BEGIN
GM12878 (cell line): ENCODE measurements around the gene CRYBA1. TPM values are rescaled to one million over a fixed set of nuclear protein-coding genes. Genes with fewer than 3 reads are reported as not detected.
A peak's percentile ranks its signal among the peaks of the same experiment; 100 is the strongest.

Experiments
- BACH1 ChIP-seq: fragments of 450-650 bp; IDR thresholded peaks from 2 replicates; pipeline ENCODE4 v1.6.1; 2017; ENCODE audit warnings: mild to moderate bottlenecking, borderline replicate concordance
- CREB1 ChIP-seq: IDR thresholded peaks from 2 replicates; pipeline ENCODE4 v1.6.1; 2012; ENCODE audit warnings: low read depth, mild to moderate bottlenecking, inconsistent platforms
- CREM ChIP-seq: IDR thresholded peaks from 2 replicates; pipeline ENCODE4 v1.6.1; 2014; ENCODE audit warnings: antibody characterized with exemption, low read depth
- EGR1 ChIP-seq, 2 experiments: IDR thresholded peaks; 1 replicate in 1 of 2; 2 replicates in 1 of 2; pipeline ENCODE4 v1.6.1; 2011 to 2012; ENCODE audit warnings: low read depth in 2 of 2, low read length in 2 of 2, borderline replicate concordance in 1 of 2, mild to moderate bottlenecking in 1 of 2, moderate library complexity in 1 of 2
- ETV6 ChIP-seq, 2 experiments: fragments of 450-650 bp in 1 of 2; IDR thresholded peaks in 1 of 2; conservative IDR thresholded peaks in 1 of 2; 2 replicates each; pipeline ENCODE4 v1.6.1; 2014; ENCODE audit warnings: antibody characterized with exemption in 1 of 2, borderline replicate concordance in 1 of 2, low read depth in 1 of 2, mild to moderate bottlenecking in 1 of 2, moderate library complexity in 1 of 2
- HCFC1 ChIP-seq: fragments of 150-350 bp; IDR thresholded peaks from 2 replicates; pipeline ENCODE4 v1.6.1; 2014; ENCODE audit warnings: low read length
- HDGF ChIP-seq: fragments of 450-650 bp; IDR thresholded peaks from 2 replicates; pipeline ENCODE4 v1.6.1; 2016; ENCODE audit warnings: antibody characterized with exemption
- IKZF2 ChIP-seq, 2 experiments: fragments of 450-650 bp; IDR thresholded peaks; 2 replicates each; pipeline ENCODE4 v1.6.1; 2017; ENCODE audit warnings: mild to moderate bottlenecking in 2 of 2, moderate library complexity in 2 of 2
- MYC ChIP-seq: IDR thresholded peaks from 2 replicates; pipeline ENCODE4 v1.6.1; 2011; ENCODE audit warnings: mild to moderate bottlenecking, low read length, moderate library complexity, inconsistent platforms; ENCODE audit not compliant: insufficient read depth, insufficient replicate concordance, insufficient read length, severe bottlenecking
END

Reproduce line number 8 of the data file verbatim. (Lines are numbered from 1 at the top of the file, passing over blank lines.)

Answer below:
- ETV6 ChIP-seq, 2 experiments: fragments of 450-650 bp in 1 of 2; IDR thresholded peaks in 1 of 2; conservative IDR thresholded peaks in 1 of 2; 2 replicates each; pipeline ENCODE4 v1.6.1; 2014; ENCODE audit warnings: antibody characterized with exemption in 1 of 2, borderline replicate concordance in 1 of 2, low read depth in 1 of 2, mild to moderate bottlenecking in 1 of 2, moderate library complexity in 1 of 2